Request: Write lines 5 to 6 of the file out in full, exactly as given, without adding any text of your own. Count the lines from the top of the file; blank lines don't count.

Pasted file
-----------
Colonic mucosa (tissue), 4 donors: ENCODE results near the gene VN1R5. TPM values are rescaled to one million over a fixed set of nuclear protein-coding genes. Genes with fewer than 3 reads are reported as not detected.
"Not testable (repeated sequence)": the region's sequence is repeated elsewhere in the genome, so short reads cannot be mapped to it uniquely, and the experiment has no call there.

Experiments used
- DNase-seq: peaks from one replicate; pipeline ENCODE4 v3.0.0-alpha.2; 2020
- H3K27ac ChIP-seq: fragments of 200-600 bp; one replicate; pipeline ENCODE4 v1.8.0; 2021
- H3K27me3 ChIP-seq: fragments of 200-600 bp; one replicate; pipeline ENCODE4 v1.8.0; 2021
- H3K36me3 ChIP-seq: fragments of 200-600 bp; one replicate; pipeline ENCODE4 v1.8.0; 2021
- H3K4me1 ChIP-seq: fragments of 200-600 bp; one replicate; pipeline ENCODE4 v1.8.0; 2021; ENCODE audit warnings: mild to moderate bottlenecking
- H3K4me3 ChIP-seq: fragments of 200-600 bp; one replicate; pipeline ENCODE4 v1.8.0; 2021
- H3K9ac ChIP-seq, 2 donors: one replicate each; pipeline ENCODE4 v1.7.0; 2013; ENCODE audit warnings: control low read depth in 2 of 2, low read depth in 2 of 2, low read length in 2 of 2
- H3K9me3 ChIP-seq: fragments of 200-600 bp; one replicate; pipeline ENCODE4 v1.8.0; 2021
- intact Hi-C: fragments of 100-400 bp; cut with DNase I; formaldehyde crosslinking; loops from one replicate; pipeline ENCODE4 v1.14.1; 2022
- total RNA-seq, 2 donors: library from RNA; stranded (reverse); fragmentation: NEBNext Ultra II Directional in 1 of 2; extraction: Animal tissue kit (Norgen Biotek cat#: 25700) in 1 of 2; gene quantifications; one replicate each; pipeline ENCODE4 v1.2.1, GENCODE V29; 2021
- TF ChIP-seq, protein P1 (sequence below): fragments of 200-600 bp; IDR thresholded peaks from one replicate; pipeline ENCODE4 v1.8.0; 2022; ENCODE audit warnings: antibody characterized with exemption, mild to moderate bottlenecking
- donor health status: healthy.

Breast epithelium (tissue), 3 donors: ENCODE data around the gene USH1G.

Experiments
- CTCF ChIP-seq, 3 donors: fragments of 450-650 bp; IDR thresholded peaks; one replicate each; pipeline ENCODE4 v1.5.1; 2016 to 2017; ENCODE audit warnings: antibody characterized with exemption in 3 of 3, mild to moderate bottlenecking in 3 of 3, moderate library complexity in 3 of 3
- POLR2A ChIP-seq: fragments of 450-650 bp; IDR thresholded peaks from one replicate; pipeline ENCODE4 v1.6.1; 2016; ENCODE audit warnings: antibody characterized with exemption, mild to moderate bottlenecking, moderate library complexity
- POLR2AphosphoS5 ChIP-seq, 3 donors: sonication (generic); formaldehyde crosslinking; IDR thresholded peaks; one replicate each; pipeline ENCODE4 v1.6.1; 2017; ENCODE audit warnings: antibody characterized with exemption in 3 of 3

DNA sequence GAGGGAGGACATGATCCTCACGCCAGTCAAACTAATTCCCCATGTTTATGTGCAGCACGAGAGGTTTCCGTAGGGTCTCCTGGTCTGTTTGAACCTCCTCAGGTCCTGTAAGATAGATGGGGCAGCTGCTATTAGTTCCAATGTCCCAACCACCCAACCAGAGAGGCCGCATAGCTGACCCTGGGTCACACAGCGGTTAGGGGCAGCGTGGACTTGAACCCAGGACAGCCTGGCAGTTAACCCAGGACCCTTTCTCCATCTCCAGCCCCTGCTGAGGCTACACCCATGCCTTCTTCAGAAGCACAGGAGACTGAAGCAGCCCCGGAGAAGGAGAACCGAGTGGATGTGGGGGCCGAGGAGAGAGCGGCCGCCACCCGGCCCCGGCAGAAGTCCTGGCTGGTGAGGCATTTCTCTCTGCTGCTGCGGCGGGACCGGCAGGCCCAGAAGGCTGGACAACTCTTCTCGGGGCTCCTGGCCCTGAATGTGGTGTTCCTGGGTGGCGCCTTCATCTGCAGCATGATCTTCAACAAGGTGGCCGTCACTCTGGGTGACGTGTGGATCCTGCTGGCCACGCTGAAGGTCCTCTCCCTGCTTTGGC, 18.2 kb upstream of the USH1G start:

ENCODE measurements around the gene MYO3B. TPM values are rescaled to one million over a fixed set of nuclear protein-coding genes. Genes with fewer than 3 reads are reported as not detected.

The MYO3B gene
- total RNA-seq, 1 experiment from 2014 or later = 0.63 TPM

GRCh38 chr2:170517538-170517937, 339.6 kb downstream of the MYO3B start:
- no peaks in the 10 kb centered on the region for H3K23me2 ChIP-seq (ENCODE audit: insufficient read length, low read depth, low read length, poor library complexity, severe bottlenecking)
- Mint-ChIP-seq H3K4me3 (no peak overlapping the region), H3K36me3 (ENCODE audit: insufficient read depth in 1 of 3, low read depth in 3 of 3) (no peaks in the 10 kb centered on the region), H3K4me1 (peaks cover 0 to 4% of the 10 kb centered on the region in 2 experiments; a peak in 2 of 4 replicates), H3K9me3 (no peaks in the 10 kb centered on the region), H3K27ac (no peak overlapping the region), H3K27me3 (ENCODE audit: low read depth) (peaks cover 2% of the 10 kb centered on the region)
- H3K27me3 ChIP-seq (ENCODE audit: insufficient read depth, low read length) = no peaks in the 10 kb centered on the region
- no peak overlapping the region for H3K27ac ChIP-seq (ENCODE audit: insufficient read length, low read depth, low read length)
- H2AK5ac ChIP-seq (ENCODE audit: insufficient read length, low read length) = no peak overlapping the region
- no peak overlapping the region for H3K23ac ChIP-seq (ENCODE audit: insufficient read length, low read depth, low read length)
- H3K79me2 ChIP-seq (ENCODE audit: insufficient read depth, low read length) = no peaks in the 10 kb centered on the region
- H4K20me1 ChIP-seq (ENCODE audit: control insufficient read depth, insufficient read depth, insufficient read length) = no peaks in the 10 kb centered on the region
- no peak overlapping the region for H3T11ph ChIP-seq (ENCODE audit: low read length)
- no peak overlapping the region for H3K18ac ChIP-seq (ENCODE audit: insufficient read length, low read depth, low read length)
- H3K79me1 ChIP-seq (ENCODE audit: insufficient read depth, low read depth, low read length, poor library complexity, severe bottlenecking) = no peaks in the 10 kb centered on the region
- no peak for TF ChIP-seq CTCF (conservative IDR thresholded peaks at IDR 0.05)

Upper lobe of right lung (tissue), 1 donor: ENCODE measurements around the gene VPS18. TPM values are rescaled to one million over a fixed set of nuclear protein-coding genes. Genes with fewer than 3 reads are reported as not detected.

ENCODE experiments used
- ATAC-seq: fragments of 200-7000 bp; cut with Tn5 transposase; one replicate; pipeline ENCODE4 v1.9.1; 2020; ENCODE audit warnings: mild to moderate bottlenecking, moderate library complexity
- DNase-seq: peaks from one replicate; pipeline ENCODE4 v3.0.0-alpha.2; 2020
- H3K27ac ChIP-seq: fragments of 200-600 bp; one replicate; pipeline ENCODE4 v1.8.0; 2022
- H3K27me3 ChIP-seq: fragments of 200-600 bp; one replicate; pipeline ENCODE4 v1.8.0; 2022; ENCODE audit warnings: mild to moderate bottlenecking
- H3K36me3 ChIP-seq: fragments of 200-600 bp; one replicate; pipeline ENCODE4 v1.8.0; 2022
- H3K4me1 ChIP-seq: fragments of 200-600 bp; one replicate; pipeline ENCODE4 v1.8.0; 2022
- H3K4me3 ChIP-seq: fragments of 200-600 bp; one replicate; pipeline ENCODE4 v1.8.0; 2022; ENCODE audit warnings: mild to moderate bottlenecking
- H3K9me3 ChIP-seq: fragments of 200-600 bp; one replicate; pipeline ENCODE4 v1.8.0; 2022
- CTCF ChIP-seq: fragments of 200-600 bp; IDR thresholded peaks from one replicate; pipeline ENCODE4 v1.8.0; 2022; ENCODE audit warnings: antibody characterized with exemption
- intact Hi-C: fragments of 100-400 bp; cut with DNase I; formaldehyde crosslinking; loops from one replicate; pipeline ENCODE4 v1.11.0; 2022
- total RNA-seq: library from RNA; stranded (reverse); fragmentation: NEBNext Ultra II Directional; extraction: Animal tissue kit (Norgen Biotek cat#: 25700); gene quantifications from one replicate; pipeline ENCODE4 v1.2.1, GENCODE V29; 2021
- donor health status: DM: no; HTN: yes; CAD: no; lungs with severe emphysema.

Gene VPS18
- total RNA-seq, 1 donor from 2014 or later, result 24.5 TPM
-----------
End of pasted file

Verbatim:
- H3K27ac ChIP-seq: fragments of 200-600 bp; one replicate; pipeline ENCODE4 v1.8.0; 2021
- H3K27me3 ChIP-seq: fragments of 200-600 bp; one replicate; pipeline ENCODE4 v1.8.0; 2021